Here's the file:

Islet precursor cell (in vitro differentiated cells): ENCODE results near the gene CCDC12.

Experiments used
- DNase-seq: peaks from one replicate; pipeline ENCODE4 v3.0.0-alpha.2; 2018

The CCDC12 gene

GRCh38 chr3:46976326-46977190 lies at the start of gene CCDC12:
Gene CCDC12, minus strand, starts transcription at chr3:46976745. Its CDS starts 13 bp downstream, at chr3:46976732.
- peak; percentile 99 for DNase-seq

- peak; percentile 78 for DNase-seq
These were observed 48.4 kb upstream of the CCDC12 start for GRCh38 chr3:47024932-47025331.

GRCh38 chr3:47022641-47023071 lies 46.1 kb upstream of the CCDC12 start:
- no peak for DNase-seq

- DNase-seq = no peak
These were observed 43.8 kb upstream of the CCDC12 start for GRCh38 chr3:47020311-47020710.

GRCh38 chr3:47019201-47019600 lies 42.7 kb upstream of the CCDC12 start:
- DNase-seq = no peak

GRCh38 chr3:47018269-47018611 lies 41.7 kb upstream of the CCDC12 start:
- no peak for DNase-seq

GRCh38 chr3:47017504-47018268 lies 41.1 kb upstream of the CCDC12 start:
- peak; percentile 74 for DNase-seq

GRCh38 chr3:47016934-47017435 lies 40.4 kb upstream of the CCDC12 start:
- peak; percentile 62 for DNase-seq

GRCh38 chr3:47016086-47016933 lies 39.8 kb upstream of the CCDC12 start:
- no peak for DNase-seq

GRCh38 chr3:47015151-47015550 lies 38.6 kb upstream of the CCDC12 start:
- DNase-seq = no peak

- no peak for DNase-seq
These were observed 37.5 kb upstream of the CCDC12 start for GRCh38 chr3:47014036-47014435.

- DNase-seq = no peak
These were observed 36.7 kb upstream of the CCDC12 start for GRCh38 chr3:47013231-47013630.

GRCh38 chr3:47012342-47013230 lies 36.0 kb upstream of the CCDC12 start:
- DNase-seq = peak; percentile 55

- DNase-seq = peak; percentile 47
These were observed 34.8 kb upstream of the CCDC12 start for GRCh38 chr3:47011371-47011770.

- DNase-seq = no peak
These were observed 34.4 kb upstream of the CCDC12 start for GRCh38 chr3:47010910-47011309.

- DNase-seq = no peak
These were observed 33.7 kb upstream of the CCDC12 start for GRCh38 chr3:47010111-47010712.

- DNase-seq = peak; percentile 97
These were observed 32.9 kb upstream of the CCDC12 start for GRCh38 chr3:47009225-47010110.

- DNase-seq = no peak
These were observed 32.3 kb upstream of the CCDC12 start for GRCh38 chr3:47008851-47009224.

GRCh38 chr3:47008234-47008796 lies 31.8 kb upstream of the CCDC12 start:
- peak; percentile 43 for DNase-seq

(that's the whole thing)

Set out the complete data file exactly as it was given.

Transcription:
Islet precursor cell (in vitro differentiated cells): ENCODE results near the gene CCDC12.

Experiments used
- DNase-seq: peaks from one replicate; pipeline ENCODE4 v3.0.0-alpha.2; 2018

The CCDC12 gene

GRCh38 chr3:46976326-46977190 lies at the start of gene CCDC12:
Gene CCDC12, minus strand, starts transcription at chr3:46976745. Its CDS starts 13 bp downstream, at chr3:46976732.
- peak; percentile 99 for DNase-seq

- peak; percentile 78 for DNase-seq
These were observed 48.4 kb upstream of the CCDC12 start for GRCh38 chr3:47024932-47025331.

GRCh38 chr3:47022641-47023071 lies 46.1 kb upstream of the CCDC12 start:
- no peak for DNase-seq

- DNase-seq = no peak
These were observed 43.8 kb upstream of the CCDC12 start for GRCh38 chr3:47020311-47020710.

GRCh38 chr3:47019201-47019600 lies 42.7 kb upstream of the CCDC12 start:
- DNase-seq = no peak

GRCh38 chr3:47018269-47018611 lies 41.7 kb upstream of the CCDC12 start:
- no peak for DNase-seq

GRCh38 chr3:47017504-47018268 lies 41.1 kb upstream of the CCDC12 start:
- peak; percentile 74 for DNase-seq

GRCh38 chr3:47016934-47017435 lies 40.4 kb upstream of the CCDC12 start:
- peak; percentile 62 for DNase-seq

GRCh38 chr3:47016086-47016933 lies 39.8 kb upstream of the CCDC12 start:
- no peak for DNase-seq

GRCh38 chr3:47015151-47015550 lies 38.6 kb upstream of the CCDC12 start:
- DNase-seq = no peak

- no peak for DNase-seq
These were observed 37.5 kb upstream of the CCDC12 start for GRCh38 chr3:47014036-47014435.

- DNase-seq = no peak
These were observed 36.7 kb upstream of the CCDC12 start for GRCh38 chr3:47013231-47013630.

GRCh38 chr3:47012342-47013230 lies 36.0 kb upstream of the CCDC12 start:
- DNase-seq = peak; percentile 55

- DNase-seq = peak; percentile 47
These were observed 34.8 kb upstream of the CCDC12 start for GRCh38 chr3:47011371-47011770.

- DNase-seq = no peak
These were observed 34.4 kb upstream of the CCDC12 start for GRCh38 chr3:47010910-47011309.

- DNase-seq = no peak
These were observed 33.7 kb upstream of the CCDC12 start for GRCh38 chr3:47010111-47010712.

- DNase-seq = peak; percentile 97
These were observed 32.9 kb upstream of the CCDC12 start for GRCh38 chr3:47009225-47010110.

- DNase-seq = no peak
These were observed 32.3 kb upstream of the CCDC12 start for GRCh38 chr3:47008851-47009224.

GRCh38 chr3:47008234-47008796 lies 31.8 kb upstream of the CCDC12 start:
- peak; percentile 43 for DNase-seq